How to Do Things with Worlds

deadline for submissions: 
December 16, 2019
full name / name of organization: 
Indiana University English Department

How to Do Things with Worlds

Department of English, Indiana University Bloomington

 Conference Dates: April 10 & 11, 2020

Submission Deadline: December 16, 2019 [UPDATED]

Keynote Speaker: Dr. Vanessa Plumly

Assistant Professor of German, Lawrence University

 

“A ‘world’ need not be a construction of a whole society. It may be a construction of a tiny portion of a particular society. It may be inhabited by just a few people. Some ‘worlds’ are bigger than others.”

- Maria Lugones, “Playfulness, ‘World’-Travelling, and Loving Perception” (1987)

 

“For poetry makes nothing happen; it survives…

a way of happening, a mouth.”

- W. H. Auden, “In Memory of W. E. B. Yeats” (1939)

 

Now is a good time to think upon the state of our worlds. Now is also a good time to act upon the state of our worlds. With the threat of climate disaster looming ever closer, the rise and emboldening by governmental bodies of white supremacist terrorism, and the continued attempted eradication of people of color in America, now is a good time to ask, who are our worlds for? Because worlds are made up from the “descriptions and constructions of life,” they are open to re-description and re-construction (Lugones). We envision this conference taking the pun on J. L. Austin’s How to Do Things with Words seriously in order to think, on the one hand, about the performativity of word-making, and on the other, its interplay with “world”-making—that is, how language constructs the worlds we inhabit, and its uses and limitations in spurring action or bringing about new possible worlds. Where does academia fit into this? Where does poetic and fictional world-making fit into this? How do we do the things that are urgently begging to be done with the skills that we’ve spent years cultivating?  What opportunities can be leveraged, what constraints must be negotiated, and what limits must be acknowledged in investing in our scholarship and teaching as a force for doing things with, in, and, at times, against worlds? 

“How to Do Things with Worlds” is, for us, a question of what we should be making out of this specific spatio-historical moment. In your own reflections on how to do things with worlds, some topic areas to consider may include (but are not limited to):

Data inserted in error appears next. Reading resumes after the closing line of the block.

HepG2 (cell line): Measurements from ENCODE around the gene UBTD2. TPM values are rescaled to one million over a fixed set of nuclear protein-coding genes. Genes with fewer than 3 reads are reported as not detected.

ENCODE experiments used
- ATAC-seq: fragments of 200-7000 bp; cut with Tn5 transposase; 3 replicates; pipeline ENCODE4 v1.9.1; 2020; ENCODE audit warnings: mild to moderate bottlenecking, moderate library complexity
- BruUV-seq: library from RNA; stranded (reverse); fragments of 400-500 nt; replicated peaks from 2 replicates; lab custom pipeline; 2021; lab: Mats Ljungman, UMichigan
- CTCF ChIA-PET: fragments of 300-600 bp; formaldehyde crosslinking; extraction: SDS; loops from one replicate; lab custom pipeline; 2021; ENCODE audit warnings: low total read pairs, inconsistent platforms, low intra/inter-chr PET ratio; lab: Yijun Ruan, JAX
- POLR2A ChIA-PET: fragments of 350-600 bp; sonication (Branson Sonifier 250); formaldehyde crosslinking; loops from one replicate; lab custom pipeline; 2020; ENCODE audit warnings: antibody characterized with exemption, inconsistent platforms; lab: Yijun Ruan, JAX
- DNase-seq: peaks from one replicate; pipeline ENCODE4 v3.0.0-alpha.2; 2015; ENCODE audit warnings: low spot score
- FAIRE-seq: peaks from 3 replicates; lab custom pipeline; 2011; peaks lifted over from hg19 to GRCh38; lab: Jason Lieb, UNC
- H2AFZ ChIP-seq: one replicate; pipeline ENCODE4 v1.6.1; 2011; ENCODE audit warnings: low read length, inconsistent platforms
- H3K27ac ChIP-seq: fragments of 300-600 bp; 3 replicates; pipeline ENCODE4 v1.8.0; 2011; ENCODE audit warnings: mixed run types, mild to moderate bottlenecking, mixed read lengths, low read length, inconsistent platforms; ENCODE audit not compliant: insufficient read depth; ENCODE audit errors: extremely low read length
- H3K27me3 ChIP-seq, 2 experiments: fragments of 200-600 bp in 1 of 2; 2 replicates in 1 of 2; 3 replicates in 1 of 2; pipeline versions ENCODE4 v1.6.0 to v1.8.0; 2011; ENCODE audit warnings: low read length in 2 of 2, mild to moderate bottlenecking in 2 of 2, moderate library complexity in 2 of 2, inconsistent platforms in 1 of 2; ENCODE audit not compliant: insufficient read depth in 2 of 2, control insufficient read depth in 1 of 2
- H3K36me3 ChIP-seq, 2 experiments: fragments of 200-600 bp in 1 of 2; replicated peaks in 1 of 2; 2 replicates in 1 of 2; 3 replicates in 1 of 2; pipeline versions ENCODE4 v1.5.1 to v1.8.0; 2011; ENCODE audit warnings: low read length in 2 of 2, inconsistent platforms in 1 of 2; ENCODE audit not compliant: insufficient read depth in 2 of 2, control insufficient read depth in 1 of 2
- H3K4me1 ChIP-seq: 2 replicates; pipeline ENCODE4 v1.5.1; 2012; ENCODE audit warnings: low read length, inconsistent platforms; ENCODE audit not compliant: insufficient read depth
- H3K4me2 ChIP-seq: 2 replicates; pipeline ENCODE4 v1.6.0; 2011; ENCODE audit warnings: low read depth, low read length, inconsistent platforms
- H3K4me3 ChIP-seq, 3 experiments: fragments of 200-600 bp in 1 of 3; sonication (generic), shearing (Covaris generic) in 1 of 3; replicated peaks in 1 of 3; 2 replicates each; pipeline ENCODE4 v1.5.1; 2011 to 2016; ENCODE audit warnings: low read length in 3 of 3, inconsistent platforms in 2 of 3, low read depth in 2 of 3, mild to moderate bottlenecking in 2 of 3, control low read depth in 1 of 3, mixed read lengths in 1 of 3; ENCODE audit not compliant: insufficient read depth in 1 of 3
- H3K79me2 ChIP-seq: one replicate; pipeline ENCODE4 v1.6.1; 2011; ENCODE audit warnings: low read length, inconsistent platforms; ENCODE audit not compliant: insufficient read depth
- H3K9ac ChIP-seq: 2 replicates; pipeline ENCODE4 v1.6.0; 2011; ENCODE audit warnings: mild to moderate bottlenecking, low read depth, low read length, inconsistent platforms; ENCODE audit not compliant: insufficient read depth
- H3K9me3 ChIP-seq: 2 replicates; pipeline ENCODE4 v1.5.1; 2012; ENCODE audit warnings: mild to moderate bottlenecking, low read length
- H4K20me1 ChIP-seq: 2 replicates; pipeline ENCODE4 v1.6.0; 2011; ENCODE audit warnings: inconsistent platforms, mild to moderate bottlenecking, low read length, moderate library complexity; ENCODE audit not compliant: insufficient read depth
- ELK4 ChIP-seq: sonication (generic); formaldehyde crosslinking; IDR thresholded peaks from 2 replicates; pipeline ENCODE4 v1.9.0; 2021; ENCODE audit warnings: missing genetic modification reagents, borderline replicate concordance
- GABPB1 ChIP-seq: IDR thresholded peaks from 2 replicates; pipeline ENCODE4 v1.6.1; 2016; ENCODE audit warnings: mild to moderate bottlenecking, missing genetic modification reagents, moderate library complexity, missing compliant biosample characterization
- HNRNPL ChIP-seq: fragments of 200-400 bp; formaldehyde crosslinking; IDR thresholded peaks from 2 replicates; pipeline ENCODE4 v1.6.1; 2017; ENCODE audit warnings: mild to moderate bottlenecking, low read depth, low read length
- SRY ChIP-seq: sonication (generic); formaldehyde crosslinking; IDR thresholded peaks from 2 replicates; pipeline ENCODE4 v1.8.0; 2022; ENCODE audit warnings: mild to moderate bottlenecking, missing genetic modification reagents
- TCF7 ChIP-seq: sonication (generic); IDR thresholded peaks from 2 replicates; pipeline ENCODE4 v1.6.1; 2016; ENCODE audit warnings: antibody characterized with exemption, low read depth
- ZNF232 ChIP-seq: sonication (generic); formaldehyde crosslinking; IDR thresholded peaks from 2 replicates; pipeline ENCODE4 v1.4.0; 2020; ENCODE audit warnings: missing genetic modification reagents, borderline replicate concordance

• How - The attitudes taken towards our doing.
    • The role of academia in public or civic action
    • Speculative realisms
    • Critique and post-critique
    • Affect studies
  • To Do - Action that may also involve our being and our knowing.
    • Queer worldmaking
    • Materiality and language
    • Performance studies and performativity
    • Phenomenology
    • Reception theory and historiography
  • Things - Putting our knowing to material uses.
    • Social activism and protest
    • Public-facing scholarship and public humanities
    • Pedagogy
  • With - But also in, and sometimes, if necessary, against; a cooperative endeavor.
    • Citizenship
    • Community writing
    • Digital humanities and digital rhetorics
  • Worlds - Life, shared.
    • Borders and migration
    • Geography and area studies
    • Decolonial studies
    • The public sphere and counterpublics
    • The environment, ecocriticism, and the Anthropocene
    • Rhetorics of space and place
    • Science fiction, especially Afrofuturism
    • Animal studies

We invite proposals for

  • Individual scholarly papers and creative works (15-minute presentations; 250-word abstract)
  • Panels organized around a thematic topic (three 20-minute papers or four 15-minute papers; 350-word panel abstract as well as a brief abstract for each individual paper on the panel)

Email your submission to iugradconference@gmail.com by 11:59 PM EST on December 1, 2019. In your email, please submit your abstract (both in the body of the email and as an attachment), along with your name, institutional affiliation, degree, email, and phone number. We are also happy to address questions about the conference via email. You can find more information and news about the conference at https://iugradconf.com.

 

About our Keynote Speaker

Vanessa Plumly is Assistant Professor of German at Lawrence University, faculty affiliate in Ethnic Studies, and an ACM Mellon Faculty Fellow. She received her PhD in German Studies for the University of Cincinnati, her MA in German Studies from the University of Kentucky, and her BA in German and History from Bethany College.

In 2018, Plumly co-edited the volume Rethinking Black German Studies: Approaches, Interventions and Histories with Dr. Tiffany N. Florvil. Together with Florvil, she also has recently initiated a series entitled “Imagining Black Europe” through Peter Lang Press.

Plumly has published her scholarship in peer-reviewed journals and edited volumes, exploring topics such as on surveillance in the German crime series, Tatort, pedagogical approaches to the German past through film, refugee assemblages and the intersectionality of fear, the Black German hip-hopper Samy Deluxe, and most recently on Black Germans’ decolonization of Heimat (Home). Her forthcoming research focuses on post-imperialist facades, linked security, and Black German’s racial hauntings.

Currently, Plumly serves as co-chair of the Black Diaspora Studies Network at the German Studies Association and is Review Editor for H-Net Black Europe. In 2018, she was awarded the AATG/German Embassy Teacher of Excellence Award.

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This conference is generously supported by the Department of English, Department of American Studies, Department of Anthropology, Department of History, Department of Sociology, and the Cultural Studies Program